A plan by major US banks to heal bruised credit markets could be in operation by December, reports say.
Banks hold hundreds of billions of pounds of US mortgage-linked debt
Citigroup, Bank of America and JPMorgan Chase are said to have agreed on the structure of a $75bn (£36bn) scheme that will buy debt of weakening value.
It is hoped that the fund will prevent a mass dumping of investments soured by the US home loans crisis, which has led to downgrades of packages of debt.
None of the banks were immediately available for comment.
News of the agreement was reported by the New York Times and the Bloomberg news agency.
It had been thought that the scheme had stalled after Citigroup warned earlier this month it faced losses linked to bad US home loan debt of between $8bn and $11bn.
On the day the agreement was said to have been reached last Friday, Bank of America and JPMorgan Chase both confessed that they too had been hit by the weakening credit market and warned that they faced losses as a result.
Under the terms of the plan designed to help prop up flagging securities linked to deteriorating US mortgage debt, Citigroup, Bank of America and JPMorgan Chase will each put in about $5bn into the pot.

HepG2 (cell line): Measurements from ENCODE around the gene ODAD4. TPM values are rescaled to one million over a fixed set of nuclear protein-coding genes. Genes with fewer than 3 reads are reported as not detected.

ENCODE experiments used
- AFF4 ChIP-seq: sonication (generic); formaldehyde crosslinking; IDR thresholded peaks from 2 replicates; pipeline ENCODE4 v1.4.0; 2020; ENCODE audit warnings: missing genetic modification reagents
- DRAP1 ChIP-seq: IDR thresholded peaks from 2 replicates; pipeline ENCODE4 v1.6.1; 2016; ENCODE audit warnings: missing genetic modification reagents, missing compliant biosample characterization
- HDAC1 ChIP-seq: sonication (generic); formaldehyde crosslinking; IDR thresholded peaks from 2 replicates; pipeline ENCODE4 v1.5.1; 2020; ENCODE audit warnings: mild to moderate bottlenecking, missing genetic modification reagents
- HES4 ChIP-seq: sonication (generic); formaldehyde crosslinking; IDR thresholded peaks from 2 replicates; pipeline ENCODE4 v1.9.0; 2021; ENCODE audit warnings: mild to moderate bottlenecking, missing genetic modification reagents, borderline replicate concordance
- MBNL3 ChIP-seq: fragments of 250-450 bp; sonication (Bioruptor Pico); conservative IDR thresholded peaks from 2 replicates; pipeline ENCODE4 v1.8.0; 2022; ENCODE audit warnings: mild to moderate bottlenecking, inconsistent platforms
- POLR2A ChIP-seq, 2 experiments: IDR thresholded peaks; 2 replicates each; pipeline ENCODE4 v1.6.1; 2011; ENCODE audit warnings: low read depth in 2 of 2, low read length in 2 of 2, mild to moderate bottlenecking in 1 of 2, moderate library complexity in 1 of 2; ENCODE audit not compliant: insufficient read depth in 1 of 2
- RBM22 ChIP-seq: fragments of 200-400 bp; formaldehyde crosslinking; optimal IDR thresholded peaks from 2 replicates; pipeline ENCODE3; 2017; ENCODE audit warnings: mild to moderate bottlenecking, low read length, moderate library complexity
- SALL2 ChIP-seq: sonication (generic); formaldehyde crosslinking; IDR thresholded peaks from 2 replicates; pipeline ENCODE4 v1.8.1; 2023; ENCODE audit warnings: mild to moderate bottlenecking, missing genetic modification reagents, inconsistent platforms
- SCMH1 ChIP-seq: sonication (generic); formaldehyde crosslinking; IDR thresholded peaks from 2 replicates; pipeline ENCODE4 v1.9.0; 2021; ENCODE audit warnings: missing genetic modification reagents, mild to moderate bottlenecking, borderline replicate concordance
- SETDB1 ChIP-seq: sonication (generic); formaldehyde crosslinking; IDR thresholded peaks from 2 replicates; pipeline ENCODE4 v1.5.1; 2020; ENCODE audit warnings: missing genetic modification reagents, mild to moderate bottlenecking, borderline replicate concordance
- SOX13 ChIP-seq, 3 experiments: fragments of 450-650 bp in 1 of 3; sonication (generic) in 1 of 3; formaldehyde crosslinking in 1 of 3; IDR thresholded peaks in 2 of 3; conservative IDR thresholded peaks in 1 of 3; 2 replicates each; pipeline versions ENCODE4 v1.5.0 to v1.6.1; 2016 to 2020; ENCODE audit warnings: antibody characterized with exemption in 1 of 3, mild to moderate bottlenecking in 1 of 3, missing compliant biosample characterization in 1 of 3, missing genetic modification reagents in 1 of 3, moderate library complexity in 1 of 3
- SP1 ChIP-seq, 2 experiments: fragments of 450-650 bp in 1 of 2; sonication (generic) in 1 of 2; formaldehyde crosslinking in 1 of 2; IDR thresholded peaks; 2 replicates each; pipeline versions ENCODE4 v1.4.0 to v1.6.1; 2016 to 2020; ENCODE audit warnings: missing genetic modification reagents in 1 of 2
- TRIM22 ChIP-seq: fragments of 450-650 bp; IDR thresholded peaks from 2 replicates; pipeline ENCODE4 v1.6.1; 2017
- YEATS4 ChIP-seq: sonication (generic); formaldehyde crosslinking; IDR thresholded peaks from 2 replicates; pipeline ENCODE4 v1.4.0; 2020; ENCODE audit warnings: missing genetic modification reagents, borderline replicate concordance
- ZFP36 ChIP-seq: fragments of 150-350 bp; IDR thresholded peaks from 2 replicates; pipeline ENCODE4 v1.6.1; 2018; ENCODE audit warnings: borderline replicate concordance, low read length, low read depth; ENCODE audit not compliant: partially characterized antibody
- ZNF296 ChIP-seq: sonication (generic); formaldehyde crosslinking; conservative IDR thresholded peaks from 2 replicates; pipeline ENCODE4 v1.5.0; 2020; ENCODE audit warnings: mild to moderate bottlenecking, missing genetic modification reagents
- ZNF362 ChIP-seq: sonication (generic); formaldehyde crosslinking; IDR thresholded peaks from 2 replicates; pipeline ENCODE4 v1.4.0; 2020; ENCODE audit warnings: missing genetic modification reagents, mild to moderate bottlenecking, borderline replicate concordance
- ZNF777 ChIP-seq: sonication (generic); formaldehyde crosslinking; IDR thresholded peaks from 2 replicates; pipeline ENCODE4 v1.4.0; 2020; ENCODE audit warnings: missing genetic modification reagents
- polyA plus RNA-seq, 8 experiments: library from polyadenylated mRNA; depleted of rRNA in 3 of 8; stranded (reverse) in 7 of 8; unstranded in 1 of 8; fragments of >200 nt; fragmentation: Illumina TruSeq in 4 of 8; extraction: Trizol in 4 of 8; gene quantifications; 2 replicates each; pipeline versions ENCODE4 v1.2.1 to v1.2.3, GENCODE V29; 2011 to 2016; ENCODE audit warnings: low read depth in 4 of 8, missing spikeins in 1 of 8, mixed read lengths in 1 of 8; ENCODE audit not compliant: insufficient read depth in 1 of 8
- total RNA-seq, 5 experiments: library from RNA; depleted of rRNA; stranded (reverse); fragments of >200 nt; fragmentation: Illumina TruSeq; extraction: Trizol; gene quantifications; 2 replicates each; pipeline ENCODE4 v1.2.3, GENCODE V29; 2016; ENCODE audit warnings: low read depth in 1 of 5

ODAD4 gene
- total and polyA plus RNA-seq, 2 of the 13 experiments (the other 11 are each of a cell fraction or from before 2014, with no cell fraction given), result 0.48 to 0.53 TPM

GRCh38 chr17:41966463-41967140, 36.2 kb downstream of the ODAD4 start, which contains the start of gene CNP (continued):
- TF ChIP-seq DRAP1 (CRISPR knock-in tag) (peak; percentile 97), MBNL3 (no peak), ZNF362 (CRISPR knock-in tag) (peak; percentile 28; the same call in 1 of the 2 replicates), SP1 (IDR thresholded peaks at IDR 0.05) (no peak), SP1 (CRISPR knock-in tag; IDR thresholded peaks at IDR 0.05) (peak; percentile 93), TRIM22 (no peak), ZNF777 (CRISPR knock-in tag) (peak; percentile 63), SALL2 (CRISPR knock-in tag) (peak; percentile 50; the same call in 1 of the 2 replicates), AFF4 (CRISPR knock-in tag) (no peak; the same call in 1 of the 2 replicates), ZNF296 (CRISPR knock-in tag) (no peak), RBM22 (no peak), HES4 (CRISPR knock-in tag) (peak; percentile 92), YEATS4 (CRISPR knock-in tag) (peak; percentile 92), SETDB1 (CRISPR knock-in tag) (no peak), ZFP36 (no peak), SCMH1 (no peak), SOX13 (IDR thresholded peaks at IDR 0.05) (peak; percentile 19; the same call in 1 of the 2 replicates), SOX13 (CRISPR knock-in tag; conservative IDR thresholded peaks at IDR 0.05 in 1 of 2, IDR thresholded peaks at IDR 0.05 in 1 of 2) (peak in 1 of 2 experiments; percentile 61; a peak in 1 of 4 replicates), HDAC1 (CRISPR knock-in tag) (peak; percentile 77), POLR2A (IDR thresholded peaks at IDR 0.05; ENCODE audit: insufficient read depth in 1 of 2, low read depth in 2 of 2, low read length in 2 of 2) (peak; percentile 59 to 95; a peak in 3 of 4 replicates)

This will contribute to a planned $75bn fund that will act as a purchaser of last resort for assets that have severely fallen out of favour with investors.
The banks will now canvas industry colleagues to raise the required cash.
If successful, the superfund could be in operation by December.
But many analysts are sceptical about the potential benefits of such a backup vehicle.
They say it would not be able to provide adequate support to the troubled sector specialising in debt packages, which in total is worth hundreds of billions of pounds.
In addition, it is widely believed that the mortgage and credit card-related debt held in these securities will never recover their former appeal and therefore the fund will just delay the pain from losses that are inevitable.
One of its few virtues, they say, is that it will hopefully prevent the wide-scale dumping of distressed securities and pave the way for an orderly wind-down which would allow investors to reclaim some of their original investments.
The credit crunch was triggered by record defaults among risky mortgage borrowers in the US, known as sub-prime.
It turned out that much of that debt had been repackaged and sold to banks around the world.
The value of those debt packages was called into question, leaving banks reluctant to lend money to each other, because there was such uncertainty about who had the most exposure to such debt products.
It was hoped that the setting up of a fund to create a market for these debt products could prevent panic selling.